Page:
“Environmental justice communities still suffer from some of the highest asthma rates in New York City due to poor air quality,” said Council Member Donovan Richards. “Today, we are taking a major step in the right direction by updating the air code, which will decrease dangerous particulate matter and deaths associated with toxins in the air. I would like to thank Speaker Melissa Mark-Viverito and Mayor de Blasio for their commitment to a healthier and safer earth.”

“Clean air is one of the most vital needs for a city to be healthy,” said Daniel Zarrilli, Acting Director of the Mayor’s Office of Long-Term Planning and Sustainability. “Today’s announcement is welcome news as we advance PlaNYC initiatives to build a more sustainable city.”

“New York’s Air Code has long needed to be modernized to better protect city residents, especially our most vulnerable, from air pollution hazards,” said Eric A. Goldstein, Director of New York City’s Environment at the Natural Resources Defense Council. “We welcome Mayor de Blasio’s efforts to bring this much-needed reform to fruition.”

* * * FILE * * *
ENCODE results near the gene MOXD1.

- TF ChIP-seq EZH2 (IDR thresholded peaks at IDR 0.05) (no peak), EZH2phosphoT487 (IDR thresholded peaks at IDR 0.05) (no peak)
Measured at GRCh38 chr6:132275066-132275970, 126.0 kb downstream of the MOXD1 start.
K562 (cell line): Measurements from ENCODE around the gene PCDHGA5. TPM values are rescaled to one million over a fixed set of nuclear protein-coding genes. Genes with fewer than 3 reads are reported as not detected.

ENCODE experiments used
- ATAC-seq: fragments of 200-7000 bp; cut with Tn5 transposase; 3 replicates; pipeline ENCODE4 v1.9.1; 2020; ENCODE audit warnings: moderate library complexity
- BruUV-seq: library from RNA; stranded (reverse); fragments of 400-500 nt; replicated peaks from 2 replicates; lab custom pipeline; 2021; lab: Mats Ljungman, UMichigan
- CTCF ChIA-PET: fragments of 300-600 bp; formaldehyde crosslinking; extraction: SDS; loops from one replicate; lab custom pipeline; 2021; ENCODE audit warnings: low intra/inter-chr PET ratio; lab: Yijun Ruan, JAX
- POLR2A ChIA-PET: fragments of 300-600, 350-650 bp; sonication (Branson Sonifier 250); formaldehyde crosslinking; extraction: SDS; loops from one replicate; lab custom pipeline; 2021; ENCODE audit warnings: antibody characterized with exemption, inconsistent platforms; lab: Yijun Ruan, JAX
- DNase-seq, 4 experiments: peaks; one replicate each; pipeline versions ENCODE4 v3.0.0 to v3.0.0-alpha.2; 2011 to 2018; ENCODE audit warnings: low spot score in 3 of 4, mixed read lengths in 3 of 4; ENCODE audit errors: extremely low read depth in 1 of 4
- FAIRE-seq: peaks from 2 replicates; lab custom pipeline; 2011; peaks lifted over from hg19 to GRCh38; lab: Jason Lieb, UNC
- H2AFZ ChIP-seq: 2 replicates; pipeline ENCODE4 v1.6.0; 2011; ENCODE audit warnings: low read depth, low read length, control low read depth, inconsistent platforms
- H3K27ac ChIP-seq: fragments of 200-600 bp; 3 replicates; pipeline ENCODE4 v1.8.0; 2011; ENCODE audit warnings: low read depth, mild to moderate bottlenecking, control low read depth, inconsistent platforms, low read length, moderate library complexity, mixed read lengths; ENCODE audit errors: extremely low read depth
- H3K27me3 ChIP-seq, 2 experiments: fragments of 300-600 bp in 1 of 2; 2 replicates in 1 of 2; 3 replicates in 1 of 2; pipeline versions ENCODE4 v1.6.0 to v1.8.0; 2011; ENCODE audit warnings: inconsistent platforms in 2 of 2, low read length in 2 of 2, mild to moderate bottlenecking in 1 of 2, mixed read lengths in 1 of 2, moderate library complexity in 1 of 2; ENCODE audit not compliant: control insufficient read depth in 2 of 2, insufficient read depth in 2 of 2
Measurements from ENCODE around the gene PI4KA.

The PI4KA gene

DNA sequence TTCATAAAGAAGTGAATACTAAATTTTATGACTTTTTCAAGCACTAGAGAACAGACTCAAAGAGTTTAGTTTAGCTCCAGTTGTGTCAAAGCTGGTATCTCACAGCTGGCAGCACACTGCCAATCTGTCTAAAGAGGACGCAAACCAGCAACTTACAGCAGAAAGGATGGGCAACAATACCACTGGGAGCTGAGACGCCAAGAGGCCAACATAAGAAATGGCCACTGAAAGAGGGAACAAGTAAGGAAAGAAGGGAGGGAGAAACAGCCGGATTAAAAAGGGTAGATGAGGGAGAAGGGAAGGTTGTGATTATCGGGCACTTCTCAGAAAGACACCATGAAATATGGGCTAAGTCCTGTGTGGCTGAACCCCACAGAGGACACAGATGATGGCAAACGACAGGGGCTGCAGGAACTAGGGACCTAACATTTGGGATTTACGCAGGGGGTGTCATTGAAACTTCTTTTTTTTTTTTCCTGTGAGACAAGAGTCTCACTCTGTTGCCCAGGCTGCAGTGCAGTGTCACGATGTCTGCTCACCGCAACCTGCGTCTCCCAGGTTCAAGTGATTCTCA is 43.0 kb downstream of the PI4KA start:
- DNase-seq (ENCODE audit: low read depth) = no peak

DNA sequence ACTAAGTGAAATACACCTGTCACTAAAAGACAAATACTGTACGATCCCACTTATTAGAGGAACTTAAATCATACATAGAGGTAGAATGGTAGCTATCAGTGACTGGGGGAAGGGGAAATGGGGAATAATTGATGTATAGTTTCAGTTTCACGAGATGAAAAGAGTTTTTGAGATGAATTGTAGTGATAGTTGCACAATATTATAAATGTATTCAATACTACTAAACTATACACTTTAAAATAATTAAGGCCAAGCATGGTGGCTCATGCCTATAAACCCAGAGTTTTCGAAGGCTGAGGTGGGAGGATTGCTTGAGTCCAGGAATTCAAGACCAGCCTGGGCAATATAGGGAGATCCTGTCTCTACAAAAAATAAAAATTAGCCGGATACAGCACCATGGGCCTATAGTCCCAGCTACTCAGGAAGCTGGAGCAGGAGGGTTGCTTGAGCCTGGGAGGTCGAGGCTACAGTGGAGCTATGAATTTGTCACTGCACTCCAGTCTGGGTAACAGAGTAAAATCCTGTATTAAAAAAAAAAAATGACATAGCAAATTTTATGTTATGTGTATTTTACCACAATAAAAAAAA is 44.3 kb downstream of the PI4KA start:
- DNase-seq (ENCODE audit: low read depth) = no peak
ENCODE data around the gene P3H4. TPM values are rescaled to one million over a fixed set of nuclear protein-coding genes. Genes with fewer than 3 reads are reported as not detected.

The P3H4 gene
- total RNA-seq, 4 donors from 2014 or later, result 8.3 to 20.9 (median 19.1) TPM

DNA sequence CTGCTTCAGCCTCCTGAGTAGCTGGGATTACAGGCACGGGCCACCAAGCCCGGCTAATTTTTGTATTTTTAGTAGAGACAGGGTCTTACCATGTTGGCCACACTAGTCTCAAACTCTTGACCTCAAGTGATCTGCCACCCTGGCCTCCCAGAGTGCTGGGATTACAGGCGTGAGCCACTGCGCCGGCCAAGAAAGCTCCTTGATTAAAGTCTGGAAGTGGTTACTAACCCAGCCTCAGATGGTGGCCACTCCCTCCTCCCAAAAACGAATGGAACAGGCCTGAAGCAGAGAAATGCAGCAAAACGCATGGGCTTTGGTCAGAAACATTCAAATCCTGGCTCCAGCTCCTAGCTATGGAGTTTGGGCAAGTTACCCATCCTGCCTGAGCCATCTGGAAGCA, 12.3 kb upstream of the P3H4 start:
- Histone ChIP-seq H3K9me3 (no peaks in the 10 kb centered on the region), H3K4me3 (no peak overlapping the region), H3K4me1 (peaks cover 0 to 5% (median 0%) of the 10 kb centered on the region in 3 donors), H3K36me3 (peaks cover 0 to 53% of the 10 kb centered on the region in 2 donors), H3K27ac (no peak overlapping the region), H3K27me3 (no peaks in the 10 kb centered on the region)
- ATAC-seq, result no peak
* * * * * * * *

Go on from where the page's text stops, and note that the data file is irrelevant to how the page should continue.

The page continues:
“Today’s news is literally a breath of fresh air for New York City,” said Marcia Bystryn, President of the New York League of Conservation Voters. “For too long, New Yorkers have borne the brunt of poor air quality, particularly those in low-income communities and communities of color. This legislation underscores the city’s commitment to righting this wrong, by regulating these sources of pollution and going beyond requirements set by the state and federal governments. We applaud Mayor de Blasio, Speaker Mark-Viverito, Commissioner Lloyd and Council Member Richards for this important step forward, and we look forward to working with them to getting this legislation passed.”